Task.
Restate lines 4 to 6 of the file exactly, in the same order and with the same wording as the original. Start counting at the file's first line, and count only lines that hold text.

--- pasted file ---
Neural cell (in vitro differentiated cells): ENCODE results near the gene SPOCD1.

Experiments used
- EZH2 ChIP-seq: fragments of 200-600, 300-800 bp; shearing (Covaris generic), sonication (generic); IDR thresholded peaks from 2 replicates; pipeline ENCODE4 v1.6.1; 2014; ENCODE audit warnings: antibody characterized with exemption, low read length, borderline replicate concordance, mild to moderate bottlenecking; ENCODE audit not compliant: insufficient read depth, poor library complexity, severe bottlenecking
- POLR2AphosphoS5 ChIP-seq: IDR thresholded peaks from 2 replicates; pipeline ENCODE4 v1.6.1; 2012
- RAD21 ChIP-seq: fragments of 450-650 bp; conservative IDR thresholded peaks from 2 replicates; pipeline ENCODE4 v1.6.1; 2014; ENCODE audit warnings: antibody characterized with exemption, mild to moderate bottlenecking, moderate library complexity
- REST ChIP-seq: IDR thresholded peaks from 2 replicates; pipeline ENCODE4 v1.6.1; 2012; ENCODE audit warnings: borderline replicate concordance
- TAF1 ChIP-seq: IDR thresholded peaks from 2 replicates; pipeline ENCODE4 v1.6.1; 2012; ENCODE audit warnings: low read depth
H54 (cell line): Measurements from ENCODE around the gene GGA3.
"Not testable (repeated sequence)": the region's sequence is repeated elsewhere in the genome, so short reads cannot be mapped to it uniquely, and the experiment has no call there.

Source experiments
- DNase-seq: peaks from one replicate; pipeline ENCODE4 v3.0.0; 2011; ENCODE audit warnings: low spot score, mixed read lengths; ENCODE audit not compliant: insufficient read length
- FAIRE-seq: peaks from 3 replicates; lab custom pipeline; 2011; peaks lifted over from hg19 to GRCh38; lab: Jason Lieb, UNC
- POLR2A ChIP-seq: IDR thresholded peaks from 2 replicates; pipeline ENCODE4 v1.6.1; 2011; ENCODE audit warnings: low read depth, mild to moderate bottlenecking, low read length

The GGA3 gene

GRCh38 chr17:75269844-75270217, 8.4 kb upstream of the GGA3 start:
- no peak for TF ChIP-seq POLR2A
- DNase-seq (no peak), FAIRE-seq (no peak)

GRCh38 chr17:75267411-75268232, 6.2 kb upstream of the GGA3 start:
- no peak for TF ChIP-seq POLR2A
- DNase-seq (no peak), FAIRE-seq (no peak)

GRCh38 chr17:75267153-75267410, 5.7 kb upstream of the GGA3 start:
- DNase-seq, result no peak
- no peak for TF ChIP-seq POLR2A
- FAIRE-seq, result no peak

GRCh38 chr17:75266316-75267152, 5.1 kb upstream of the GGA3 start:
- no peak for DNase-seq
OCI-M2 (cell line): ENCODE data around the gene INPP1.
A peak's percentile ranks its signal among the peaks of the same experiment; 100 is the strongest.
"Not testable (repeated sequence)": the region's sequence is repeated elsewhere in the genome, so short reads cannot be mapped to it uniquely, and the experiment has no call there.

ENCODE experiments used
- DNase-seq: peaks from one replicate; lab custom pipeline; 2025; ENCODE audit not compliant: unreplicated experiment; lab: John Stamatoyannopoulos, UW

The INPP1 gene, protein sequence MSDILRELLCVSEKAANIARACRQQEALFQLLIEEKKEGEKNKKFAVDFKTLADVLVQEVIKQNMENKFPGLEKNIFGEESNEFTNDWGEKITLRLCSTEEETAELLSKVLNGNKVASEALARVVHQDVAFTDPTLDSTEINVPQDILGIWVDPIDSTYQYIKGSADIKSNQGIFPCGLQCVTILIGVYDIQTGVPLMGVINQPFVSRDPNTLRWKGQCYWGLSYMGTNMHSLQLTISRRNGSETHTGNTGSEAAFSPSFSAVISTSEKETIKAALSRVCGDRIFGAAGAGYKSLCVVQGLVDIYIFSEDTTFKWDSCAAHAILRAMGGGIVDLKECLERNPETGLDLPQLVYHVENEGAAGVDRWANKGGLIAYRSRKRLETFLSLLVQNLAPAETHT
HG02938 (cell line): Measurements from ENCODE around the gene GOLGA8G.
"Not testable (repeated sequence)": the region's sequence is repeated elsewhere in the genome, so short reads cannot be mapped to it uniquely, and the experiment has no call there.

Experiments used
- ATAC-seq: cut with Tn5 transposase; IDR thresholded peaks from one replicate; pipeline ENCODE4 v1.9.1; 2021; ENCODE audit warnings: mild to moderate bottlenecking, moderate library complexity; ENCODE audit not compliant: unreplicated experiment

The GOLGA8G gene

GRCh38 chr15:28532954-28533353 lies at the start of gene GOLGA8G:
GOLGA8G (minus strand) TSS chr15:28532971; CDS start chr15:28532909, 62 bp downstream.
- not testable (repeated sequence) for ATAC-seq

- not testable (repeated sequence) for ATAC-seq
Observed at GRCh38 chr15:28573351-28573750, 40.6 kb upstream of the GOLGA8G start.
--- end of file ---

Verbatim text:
- POLR2AphosphoS5 ChIP-seq: IDR thresholded peaks from 2 replicates; pipeline ENCODE4 v1.6.1; 2012
- RAD21 ChIP-seq: fragments of 450-650 bp; conservative IDR thresholded peaks from 2 replicates; pipeline ENCODE4 v1.6.1; 2014; ENCODE audit warnings: antibody characterized with exemption, mild to moderate bottlenecking, moderate library complexity
- REST ChIP-seq: IDR thresholded peaks from 2 replicates; pipeline ENCODE4 v1.6.1; 2012; ENCODE audit warnings: borderline replicate concordance